Hundreds pay respects to fallen Canonsburg Officer Scott Bashioum
Ashley Bashioum knew her husband's job was to run toward danger, she told hundreds of family, friends, strangers and law enforcement officers who gathered Wednesday to mourn fallen Canonsburg police Officer Scott Bashioum.
He knew it too, she said.
"During his career as a police officer, he went toward these dangers and through the doors into the unknown that awaited him and his brothers and sisters," she said amid tears in a packed Church of the Convenant in Washington. "Because of his faith, he went through these doors into the valley of the shadow of death fearing no evil, knowing God was with him."
Bashioum, 52, was gunned down responding to a 911 call for a domestic disturbance at a home on Woodcrest Drive early last Thursday morning. His partner, Jim Saieva Jr., was shot and injured.
Saieva was an honorary pallbearer.
Waiting for the procession carrying slain officer Scott Bashioum. pic.twitter.com/ubCc6cYWl0— Megan (@meganguzaTrib) November 16, 2016
Hundreds of officers from across Pennsylvania and beyond joined the procession, which carried Bashioum from Consol Energy Field to the church. A sea of gray, blue and black stood at attention as the hearse carrying the slain officer pulled in front of the church.
Dozens of officers stood outside when the church reached capacity, and the service was broadcast over loudspeaker for those outside.
After the service, the procession rolled through Canonsburg and past Bashioum's department that he served for seven years.
Hundreds lined Pike Street for the procession, though the crowd remained subdued and nearly silent as hundreds of law enforcement vehicles, fire trucks and other first responders passed.
Procession beginning in Washington pic.twitter.com/Yltfeogrs3— Megan (@meganguzaTrib) November 16, 2016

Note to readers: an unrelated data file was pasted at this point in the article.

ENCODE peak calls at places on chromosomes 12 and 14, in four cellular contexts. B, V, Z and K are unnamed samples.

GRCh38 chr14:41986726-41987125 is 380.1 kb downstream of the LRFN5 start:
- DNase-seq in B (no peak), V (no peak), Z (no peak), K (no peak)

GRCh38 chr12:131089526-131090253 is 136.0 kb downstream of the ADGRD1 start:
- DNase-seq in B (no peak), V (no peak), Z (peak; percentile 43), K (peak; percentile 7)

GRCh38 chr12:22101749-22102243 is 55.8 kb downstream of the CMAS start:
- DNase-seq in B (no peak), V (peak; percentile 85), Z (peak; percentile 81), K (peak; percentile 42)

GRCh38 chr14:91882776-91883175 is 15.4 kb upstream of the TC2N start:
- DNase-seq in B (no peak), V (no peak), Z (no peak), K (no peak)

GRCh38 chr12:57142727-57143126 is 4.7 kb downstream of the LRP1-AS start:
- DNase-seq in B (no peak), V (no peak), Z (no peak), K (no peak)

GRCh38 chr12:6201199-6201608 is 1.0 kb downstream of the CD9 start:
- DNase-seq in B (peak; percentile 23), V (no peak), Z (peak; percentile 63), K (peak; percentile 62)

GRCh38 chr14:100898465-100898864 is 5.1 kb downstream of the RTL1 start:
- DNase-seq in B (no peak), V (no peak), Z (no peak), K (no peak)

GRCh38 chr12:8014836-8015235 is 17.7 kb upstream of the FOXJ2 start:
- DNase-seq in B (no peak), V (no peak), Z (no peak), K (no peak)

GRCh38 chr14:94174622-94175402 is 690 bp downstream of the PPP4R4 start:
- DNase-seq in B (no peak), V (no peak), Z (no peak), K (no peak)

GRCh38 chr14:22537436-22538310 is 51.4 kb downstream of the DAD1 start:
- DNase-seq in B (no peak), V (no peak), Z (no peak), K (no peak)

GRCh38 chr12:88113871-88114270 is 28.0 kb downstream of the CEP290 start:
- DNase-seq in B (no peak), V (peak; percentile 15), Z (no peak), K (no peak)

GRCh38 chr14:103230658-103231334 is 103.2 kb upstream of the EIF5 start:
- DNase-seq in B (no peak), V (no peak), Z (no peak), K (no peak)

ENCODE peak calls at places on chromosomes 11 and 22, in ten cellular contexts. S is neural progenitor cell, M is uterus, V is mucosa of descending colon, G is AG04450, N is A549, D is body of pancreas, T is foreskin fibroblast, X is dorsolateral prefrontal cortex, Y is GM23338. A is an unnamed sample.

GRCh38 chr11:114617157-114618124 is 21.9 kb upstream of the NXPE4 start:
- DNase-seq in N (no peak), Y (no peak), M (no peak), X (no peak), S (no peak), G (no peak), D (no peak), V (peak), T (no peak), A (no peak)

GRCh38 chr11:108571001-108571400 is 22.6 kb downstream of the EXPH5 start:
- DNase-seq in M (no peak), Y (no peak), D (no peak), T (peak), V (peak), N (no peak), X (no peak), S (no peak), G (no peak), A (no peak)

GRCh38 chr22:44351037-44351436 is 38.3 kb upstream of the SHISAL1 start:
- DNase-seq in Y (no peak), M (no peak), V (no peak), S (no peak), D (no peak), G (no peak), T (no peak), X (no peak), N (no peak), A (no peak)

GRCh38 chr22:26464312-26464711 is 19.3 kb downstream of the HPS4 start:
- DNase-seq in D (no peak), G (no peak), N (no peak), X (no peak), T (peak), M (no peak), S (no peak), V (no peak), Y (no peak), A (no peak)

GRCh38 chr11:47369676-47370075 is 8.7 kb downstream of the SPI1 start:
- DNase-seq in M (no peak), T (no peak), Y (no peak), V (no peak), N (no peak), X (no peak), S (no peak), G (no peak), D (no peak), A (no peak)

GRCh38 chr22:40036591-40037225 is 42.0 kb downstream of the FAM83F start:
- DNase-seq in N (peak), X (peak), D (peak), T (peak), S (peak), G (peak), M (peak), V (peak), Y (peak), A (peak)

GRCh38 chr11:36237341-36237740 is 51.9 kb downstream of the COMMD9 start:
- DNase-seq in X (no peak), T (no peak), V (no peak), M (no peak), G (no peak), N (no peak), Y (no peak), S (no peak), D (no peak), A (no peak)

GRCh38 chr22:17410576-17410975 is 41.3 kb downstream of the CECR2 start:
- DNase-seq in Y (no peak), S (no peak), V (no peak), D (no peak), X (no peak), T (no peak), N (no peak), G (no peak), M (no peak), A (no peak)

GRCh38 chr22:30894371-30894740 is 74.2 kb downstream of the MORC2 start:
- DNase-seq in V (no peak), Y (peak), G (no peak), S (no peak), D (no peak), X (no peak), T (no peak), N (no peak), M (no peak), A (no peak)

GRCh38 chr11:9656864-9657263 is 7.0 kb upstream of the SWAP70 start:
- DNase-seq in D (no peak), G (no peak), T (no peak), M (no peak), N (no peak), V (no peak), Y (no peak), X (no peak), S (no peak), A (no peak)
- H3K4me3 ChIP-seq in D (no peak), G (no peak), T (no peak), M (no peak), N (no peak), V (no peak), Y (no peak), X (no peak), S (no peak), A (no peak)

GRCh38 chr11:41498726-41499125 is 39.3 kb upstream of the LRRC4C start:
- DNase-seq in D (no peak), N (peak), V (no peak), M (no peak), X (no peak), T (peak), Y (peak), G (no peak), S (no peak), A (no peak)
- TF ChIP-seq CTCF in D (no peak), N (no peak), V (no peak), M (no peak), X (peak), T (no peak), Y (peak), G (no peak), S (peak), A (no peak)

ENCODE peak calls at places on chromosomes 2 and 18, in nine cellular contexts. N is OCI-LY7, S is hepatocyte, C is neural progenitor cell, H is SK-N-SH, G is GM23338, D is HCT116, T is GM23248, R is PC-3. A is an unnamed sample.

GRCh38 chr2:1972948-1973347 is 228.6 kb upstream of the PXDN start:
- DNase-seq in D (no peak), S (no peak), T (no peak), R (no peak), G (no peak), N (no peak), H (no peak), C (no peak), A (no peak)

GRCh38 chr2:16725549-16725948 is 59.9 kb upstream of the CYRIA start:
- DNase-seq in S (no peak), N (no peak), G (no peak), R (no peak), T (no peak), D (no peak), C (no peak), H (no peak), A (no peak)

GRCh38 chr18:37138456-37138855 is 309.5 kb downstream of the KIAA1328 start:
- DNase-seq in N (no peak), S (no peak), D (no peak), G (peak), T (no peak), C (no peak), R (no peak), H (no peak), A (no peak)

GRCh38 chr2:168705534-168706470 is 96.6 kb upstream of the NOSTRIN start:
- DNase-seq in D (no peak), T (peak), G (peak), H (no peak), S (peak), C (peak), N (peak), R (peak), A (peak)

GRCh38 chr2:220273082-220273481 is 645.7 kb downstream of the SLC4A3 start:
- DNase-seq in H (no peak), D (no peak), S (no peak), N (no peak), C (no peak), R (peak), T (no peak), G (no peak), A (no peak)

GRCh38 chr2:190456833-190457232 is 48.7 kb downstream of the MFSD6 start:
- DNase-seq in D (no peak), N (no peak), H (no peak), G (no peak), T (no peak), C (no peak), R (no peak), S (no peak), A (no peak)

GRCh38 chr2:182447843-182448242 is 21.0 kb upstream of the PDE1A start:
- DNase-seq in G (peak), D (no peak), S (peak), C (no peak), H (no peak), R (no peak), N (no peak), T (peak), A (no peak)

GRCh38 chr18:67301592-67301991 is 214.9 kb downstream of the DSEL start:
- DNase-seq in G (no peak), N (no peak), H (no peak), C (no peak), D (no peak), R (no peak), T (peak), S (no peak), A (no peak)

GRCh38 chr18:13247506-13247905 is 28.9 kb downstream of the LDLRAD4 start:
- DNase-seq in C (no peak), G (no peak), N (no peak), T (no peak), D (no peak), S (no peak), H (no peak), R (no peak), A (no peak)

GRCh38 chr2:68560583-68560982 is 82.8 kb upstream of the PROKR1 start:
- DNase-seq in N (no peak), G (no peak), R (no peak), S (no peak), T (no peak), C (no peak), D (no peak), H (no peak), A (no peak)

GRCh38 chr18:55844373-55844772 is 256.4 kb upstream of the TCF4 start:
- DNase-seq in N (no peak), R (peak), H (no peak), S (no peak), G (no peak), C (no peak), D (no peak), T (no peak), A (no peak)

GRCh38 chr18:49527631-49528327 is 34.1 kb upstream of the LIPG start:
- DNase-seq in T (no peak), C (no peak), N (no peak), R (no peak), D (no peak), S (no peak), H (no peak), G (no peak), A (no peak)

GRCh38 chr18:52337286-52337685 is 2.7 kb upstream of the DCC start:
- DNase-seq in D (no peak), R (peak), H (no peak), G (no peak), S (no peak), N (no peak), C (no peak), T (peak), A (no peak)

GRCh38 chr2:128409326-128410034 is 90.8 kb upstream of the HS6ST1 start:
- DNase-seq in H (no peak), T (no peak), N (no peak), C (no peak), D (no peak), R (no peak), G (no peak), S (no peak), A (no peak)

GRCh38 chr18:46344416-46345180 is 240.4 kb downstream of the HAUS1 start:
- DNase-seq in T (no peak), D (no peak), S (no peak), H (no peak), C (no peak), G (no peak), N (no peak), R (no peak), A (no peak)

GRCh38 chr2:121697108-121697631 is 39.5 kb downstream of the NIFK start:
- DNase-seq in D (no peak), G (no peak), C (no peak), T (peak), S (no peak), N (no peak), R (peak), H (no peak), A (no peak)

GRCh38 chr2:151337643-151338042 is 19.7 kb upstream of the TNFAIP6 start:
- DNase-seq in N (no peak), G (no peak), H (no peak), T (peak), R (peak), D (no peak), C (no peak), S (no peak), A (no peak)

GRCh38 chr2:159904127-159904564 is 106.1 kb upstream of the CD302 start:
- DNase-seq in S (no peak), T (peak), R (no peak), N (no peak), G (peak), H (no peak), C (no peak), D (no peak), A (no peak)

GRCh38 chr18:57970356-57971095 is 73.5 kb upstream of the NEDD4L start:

Canonsburg resident Bill Carter said he joined the crowd out of respect and admiration for the officer.
"They never know if they'll come home," he said.
Monica DiRocco brought her children to support Bashioum and the department. Her children attend South Central Elementary in Canonsburg, and officers play a large role as resource officers, she said.
As police vehicles with lowered windows drove past, DiRocco's children whispered "thank you" to the men and women inside. "No, thank you," one officer said back.
Ashley Bashioum said she has met countless community members who shared stories of how her husband saved their lives when hope seemed lost.
"Scott was the most selfless person I have ever known," she said.
Bashioum worked as part of the Smith Township road department when he and his wife met, she said, but "he had bigger dreams."
Ashley Bashioum vowed to never let their children — two sons and two daughters — forget their father.
"He was their hero," she said. "And not a day will go by that I won't remind them how much their daddy loved them."
Canonsburg Patrolman Matthew Tharp said Bashioum spoke to his children every day.
"As a young parent, I aspire to be half the parent he was," Tharp said. "He was an amazing father and an amazing person. We won't be the same for quite some time."
Officers file into the Church of the Covenant for Ofc Bashioum's funeral pic.twitter.com/scXZyNHi7R— Megan (@meganguzaTrib) November 16, 2016
When Bashioum and Saieva arrived at the Woodcrest Drive home just after 3 a.m., Michael Cwiklinski began firing at them from a second-floor bedroom window, authorities said. Bashioum was hit twice and later died at Canonsburg Hospital. Saieva was struck once and taken to the same hospital. He later was airlifted to Allegheny General Hospital, where he underwent surgery.
Cwiklinski also shot and killed his wife, 28-year-old Dalia Sabae, who had a protection from abuse order against her husband, before killing himself. Cwiklinski, 47, previously had been charged with assaulting her.
Investigators have not said what prompted Cwiklinski's ambush. He had planted propane tanks and acetylene torches in his SUV and in his home, but his attempts to ignite them failed.
Bashioum is the 122nd line of duty death this year and the 56th by intentional gunfire, according to the Officer Down Memorial Page, which tracks line of duty deaths. He is the third officer killed in Pennsylvania this year.
"The sadness of his absence will never end," Ashley Bashioum said. "There will be times when I awaken at night and nothing but darkness surrounds me. I know with every ounce of my being that Scott is in heaven now — and he's happy, and he's smiling that contagious smile because in heaven, there's peace."
Megan Guza is a Tribune-Review staff writer. Reach her at 412-380-8519 or firstname.lastname@example.org.